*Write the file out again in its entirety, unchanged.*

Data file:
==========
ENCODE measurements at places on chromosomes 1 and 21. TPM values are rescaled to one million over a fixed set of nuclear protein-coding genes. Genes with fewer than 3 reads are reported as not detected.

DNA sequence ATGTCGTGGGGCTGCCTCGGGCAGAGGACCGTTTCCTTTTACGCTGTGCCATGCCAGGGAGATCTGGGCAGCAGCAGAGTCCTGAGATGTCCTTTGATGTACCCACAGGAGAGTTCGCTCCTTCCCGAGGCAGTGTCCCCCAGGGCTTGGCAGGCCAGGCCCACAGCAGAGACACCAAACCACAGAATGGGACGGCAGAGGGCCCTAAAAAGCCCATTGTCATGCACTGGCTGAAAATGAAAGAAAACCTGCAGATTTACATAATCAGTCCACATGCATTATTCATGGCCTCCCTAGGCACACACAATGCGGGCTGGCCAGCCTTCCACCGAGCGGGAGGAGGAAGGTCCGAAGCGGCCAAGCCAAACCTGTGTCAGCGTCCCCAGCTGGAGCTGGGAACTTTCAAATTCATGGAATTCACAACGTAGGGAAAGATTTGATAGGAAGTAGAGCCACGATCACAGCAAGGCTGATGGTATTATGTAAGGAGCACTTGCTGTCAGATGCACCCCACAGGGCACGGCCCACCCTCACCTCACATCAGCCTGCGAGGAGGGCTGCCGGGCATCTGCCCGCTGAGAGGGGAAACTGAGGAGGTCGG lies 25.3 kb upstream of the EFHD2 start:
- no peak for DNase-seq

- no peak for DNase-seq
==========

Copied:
ENCODE measurements at places on chromosomes 1 and 21. TPM values are rescaled to one million over a fixed set of nuclear protein-coding genes. Genes with fewer than 3 reads are reported as not detected.

DNA sequence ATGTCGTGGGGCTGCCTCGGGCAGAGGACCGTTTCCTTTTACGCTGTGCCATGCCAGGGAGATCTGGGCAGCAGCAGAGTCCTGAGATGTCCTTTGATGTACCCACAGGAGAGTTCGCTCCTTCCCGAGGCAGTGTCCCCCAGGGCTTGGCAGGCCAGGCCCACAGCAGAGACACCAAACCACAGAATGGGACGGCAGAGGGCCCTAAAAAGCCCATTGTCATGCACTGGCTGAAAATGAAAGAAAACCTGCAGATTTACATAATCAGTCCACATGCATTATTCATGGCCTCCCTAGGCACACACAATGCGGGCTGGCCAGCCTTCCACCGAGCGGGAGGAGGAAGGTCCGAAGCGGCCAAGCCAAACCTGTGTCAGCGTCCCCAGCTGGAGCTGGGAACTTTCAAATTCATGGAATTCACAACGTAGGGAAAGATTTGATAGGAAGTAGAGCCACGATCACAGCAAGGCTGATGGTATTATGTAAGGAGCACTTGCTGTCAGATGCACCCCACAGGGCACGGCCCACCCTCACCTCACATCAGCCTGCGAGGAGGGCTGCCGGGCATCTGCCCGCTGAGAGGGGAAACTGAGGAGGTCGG lies 25.3 kb upstream of the EFHD2 start:
- no peak for DNase-seq

- no peak for DNase-seq